It’s time to find out 5 food origins that will surprise you like is Chicken Tikka Masala actually the UK’s national dish?

If I asked you about the origins of food like masala curry, croissants, or even pasta, your answer would be simple. India, France, and Italy, right?


Turns out, some food origins aren’t as obvious as they seem! Behind the Bite decided to take a deep dive into five popular foods across the globe to see if they really are as authentic as they seem. 

Here are some of our favourite food misconceptions from across the globe. These food origins might just shock you!

Chicken Tikka Masala

Where people think it’s from: India or Bangladesh

Where it’s actually from: the UK! 

There has been a lot of controversy about this dish, with many crediting the fragrant creamy curry to South Asia, and dismissing any notion that this dish comes from the UK. Finally, we are putting the age-old question to rest. Here is why Chicken Tikka Masala is the UK’s national dish. 

Chicken tikka is a dish of spice-marinated meat that’s cooked over coal, which originated in the Indian subcontinent during the Mughal Empire. But tikka masala is a different story, and was actually developed in Glasgow! Chicken Tikka is a dry dish, but Tikka Masala is rich and creamy. In the 1970s, an Indian chef was working in Scotland, and it was there that he developed the dish that Westerners consider a South Asian delight. Now I’m not saying that all the credit should be given to the UK… but if it was developed here, then they’re not wrong? 


Where people think it’s from: Italy

Where it’s actually from: China!

A dish famed for its different shapes (fusilli and spaghetti, to name a few of my faves), I’m sure it will come as a shock that pasta noodles actually originated in China!

European travellers returning from East Asia were thought to have introduced pasta to Italians in the 1300s, causing it to become a craze there! While Italian pasta uses Durum Wheat and other noodles don’t, it’s thought the Chinese egg noodle is what sparked the great pasta revolution. 

Baklava and Tzatziki:

Where people think they’re from: Greece

Where they’re actually from Greece and Turkey

No strangers to disagreements, Greece and Turkey are often in food wars about who invented what Mediterranean food. These dishes, among others, date back to empires that no longer exist, so the birthplace of them are naturally confused.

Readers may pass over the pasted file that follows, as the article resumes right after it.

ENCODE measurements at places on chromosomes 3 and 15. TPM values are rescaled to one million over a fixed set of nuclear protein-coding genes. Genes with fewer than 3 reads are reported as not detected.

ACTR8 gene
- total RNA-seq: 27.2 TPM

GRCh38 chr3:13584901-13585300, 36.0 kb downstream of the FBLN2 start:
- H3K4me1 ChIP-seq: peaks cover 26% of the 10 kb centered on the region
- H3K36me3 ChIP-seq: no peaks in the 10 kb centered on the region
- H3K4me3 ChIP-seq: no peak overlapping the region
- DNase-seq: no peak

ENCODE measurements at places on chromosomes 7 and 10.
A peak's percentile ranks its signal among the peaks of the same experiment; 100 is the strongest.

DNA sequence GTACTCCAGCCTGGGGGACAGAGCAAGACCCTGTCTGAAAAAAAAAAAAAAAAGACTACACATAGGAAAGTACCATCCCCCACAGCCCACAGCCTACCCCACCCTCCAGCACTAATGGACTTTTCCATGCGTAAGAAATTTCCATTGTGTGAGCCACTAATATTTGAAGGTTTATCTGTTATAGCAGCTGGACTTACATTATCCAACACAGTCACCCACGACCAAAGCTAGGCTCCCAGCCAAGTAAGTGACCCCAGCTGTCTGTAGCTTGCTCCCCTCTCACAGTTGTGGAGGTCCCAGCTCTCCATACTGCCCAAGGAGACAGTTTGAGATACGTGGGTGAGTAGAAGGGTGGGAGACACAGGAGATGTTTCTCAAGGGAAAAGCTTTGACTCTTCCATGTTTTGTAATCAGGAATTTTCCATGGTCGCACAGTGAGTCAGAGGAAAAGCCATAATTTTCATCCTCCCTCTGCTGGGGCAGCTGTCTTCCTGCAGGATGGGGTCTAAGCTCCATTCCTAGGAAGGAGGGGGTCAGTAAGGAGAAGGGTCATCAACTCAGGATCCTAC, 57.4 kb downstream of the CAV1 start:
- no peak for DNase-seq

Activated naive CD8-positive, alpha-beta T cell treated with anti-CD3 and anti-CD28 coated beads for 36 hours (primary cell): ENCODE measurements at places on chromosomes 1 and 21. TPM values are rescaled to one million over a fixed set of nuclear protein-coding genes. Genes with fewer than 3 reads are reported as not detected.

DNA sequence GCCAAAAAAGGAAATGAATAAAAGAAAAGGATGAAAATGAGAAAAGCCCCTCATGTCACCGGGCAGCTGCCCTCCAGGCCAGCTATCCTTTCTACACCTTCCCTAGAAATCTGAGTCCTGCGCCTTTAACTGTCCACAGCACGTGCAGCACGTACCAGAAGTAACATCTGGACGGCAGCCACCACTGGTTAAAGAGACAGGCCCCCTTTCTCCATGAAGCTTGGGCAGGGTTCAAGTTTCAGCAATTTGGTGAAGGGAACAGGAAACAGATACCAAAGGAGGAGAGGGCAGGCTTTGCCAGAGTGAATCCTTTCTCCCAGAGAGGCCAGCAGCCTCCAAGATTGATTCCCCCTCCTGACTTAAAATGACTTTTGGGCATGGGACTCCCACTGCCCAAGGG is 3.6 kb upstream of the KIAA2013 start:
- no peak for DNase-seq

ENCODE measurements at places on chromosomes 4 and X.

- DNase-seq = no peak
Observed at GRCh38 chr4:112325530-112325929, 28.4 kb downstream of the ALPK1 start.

Selay Colugo, a Turkish historian, said: “Battles of the cuisine between Turkey and Greece have been going on since the beginning of time. Its hard to tell where the foods come from but I think both countries have grounds to claim them, since in a way the origins are unknown. Most of the middle east eats these dishes, but each country just makes them in slightly different ways.”


Where people think it’s from: France

Where it’s actually from: Austria!

The French won’t be happy about this one, but turns out their beloved flaky croissants actually originate in Vienna, Austria! 

The origin of the croissant can be traced back to 13th century Austria, where it was originally called the kipferl, AKA the German word for crescent. Some historians believe the crescent-shaped treat dates back to monastery bakeries, baked as part of pagan customs for Easter celebrations. The croissant became French when people began to make the kipferl with puffed pastry, rather than traditional brioche. 


Where people think it’s from: Spain

Where it’s actually from: China!

A doughy dessert adorned by Hispanics, it seems the churro didn’t originate in Spain at all! 

Churros are actually a variant of the Chinese breakfast favourite youtiao, which was known to be salty rather then sweet.  These deep-fried strips of dough were thought to have been brought to Spain via Portugese travellers in the 17th century. With the passing of time, Spain modified the dish into the sugary, sweet and scrumptious dessert you taste today. 

Did any of these surprise you? Be sure to let us know of any other food misconceptions from across the world!